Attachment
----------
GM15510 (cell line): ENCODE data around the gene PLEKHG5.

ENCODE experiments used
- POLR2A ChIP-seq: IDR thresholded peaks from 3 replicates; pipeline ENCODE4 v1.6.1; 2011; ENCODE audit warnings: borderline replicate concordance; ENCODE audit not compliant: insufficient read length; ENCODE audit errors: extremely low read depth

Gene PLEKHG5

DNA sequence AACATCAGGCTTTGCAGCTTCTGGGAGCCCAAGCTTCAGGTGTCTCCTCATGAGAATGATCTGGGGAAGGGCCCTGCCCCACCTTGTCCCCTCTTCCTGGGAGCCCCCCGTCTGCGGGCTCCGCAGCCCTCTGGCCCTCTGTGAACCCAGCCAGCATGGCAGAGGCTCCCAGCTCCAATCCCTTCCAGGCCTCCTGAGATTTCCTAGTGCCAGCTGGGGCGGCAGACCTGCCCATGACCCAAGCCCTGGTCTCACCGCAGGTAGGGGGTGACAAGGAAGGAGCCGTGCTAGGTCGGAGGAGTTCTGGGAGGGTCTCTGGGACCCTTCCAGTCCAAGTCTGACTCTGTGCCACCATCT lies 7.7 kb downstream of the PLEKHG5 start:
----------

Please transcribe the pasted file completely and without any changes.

GM15510 (cell line): ENCODE data around the gene PLEKHG5.

ENCODE experiments used
- POLR2A ChIP-seq: IDR thresholded peaks from 3 replicates; pipeline ENCODE4 v1.6.1; 2011; ENCODE audit warnings: borderline replicate concordance; ENCODE audit not compliant: insufficient read length; ENCODE audit errors: extremely low read depth

Gene PLEKHG5

DNA sequence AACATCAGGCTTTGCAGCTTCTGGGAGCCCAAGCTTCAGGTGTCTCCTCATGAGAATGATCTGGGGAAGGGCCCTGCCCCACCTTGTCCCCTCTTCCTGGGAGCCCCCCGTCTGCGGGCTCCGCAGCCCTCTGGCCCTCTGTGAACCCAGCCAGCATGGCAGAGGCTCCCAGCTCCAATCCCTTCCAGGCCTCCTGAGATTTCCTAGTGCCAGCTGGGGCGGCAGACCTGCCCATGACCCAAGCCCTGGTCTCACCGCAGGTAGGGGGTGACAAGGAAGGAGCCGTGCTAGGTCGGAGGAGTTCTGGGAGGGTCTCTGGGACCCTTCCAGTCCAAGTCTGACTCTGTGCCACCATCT lies 7.7 kb downstream of the PLEKHG5 start: